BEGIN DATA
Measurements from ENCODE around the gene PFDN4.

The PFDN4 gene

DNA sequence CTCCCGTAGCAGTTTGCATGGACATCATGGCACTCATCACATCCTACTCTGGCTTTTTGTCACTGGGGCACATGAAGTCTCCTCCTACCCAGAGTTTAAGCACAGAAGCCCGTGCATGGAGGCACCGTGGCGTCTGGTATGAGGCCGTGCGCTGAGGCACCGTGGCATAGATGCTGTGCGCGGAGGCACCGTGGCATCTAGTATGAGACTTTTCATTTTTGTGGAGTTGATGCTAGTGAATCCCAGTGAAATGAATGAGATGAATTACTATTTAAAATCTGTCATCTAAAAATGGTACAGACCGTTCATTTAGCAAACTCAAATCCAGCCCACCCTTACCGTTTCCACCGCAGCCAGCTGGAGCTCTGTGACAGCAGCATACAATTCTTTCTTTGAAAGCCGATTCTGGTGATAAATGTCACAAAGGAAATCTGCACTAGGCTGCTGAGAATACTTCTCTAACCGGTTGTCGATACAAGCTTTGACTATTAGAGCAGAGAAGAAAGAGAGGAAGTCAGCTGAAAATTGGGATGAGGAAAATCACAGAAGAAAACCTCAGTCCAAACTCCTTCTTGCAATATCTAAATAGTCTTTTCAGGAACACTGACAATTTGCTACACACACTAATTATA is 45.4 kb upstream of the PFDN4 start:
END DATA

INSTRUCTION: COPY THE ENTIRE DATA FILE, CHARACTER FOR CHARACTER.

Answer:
Measurements from ENCODE around the gene PFDN4.

The PFDN4 gene

DNA sequence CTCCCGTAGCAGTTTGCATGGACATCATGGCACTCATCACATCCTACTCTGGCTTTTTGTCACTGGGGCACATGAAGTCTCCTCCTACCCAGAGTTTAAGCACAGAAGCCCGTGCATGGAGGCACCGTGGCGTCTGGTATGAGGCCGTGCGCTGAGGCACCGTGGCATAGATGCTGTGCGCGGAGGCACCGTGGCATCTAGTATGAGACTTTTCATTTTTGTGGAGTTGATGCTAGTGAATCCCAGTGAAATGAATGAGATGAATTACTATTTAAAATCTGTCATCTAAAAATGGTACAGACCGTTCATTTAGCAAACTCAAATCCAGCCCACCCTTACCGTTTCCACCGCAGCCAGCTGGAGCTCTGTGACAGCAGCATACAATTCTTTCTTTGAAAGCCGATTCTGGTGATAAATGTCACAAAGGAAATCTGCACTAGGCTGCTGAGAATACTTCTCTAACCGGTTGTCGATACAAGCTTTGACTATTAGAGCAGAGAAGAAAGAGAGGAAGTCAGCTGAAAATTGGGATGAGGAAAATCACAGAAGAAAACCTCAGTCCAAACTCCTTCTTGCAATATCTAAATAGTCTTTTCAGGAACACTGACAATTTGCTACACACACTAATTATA is 45.4 kb upstream of the PFDN4 start: